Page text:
Lin-Manuel Miranda Wants To Put You in the Room Where It Happens

Laveta Brigham

Photo credit: Getty From Harper’s BAZAAR With every state now in a phase of reopening, we’ve begun cautiously tiptoeing into a new normal, dining out at restaurants en plein air, and entering shops with masks secured. But some spaces—like Broadway theaters, concert halls, and other high-capacity venues—remain shuttered indefinitely, with […]

Photo credit: Getty
Photo credit: Getty

From Harper’s BAZAAR

With every state now in a phase of reopening, we’ve begun cautiously tiptoeing into a new normal, dining out at restaurants en plein air, and entering shops with masks secured. But some spaces—like Broadway theaters, concert halls, and other high-capacity venues—remain shuttered indefinitely, with no way of knowing when they might once again be able to safely open their doors.

Attending a live performance is therefore a distant prospect, but thanks to an upcoming release on Disney+, you’ll soon be able to get your Broadway fix at home. As of today, Lin-Manuel Miranda’s Tony-winning musical Hamilton is available to stream from the comfort of your couch. Taped in 2016 at New York City’s Richard Rodgers Theatre, the live recording features the production’s original cast, including Miranda himself. If you weren’t able to get tickets to Hamilton the first time around, now is your chance to experience the groundbreaking musical from the very people who made it explode.

Throughout the pandemic, Miranda and his family have been working to support live performers and immigrant and undocumented communities, raising money for the Broadway Cares/Equity Fights AIDS’ COVID-19 Emergency Assistance Fund and the Hispanic Federation. In a conversation with, the composer, singer, actor, producer, and playwright discusses Hamilton, the role of art in times of crisis, and what—or who—gives him hope.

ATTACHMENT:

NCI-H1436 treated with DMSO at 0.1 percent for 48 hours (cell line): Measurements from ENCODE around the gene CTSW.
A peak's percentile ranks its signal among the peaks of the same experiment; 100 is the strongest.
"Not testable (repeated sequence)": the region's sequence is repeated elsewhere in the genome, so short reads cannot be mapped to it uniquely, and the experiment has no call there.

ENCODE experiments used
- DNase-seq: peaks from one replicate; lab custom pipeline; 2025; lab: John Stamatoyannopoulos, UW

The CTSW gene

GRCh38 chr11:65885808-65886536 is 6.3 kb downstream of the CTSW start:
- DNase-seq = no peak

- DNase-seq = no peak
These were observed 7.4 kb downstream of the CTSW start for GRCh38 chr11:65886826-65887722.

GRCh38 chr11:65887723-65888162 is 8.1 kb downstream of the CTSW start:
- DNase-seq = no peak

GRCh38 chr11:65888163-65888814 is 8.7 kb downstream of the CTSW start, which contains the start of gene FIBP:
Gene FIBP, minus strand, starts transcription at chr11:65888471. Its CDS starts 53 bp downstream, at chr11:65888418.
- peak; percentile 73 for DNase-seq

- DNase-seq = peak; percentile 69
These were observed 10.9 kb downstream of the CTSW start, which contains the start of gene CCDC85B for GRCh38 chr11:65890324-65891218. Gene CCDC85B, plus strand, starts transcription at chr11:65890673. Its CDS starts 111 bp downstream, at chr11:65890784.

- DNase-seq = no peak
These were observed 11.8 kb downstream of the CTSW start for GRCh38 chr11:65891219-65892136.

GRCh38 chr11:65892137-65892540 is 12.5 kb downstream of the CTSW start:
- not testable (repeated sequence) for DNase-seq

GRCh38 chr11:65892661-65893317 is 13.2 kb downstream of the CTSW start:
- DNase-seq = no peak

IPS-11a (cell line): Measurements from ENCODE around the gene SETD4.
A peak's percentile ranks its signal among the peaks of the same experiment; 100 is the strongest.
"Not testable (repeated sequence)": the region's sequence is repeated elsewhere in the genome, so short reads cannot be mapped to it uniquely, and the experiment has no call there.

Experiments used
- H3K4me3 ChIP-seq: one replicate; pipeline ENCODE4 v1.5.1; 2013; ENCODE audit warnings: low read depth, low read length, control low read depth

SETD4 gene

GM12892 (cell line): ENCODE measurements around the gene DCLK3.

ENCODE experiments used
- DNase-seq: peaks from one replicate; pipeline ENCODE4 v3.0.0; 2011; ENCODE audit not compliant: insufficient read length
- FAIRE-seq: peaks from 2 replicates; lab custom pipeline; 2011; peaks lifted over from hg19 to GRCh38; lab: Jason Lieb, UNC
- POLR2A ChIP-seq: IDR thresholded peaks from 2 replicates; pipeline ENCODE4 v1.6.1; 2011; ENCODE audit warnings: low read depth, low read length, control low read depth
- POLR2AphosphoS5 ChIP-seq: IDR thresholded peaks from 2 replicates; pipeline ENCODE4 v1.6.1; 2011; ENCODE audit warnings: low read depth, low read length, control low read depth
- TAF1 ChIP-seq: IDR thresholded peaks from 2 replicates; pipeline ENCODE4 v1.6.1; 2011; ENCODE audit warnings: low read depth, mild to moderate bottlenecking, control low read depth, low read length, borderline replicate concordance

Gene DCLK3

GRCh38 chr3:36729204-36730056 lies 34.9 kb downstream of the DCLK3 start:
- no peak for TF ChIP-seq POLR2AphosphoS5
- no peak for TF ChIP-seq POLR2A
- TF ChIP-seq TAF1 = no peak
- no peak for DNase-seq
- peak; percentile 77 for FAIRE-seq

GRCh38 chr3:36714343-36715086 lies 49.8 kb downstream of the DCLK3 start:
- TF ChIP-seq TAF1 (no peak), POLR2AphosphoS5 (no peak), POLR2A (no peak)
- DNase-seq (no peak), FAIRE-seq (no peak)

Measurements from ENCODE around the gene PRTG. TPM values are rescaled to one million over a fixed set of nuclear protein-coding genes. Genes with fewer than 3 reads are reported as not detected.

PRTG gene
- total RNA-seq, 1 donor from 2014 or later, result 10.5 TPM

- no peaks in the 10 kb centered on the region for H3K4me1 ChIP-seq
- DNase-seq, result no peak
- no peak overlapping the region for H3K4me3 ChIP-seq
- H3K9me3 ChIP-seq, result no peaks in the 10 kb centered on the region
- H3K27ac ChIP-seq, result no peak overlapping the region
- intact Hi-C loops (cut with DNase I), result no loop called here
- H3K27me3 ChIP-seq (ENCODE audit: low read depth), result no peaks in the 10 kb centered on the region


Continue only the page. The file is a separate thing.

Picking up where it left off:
What made you initially decide to release a filmed production of Hamilton?

I spent almost seven years writing Hamilton as a piece of theater—and the goal was for as many people to see it in that form as possible—in the same space as the performers, in the room where it happens. But we also know that access is always an issue with something as ephemeral as live theater, so we filmed the show before the original principals started to leave. We always wanted to democratize that experience—a snapshot of what it was like in the Richard Rodgers Theatre in 2016—and give everyone access to it.

It was initially slated for an October 2021 release date. Does its new release date feel more meaningful because of our current reality?

I’m so proud of the film. It’s exciting that Disney moved the streaming date up, because so many people are staying home, which is exactly what they need to do. It feels good that we are meeting the moment with this movie. People miss gathering, and it feels like this will be a huge virtual theatrical gathering.

You were raised in a family committed to community activism. How did that impact your life and goals as a creative?

As far back as I can remember, my parents were activists. Whether they were collecting signatures to expand the pool of minority candidates running for elected office or demonstrating to get new schools built in my neighborhood, my parents taught us that if you want change, you need to actively work for it. And they each brought their unique talents to the table. My mom is a clinical psychologist, and she taught me all about empathy—how to really feel what it is to be in someone else’s shoes. My dad is good at working the system, collaborating with people, creating solutions. But all that aside, they have really different artistic tastes—my mom always wants dramatic movies with a cathartic cry at the end, my dad wants pure musical theater escapism. I find that the things I make try to bridge that gap. I write big, old musicals that hopefully have a cathartic cry somewhere in there.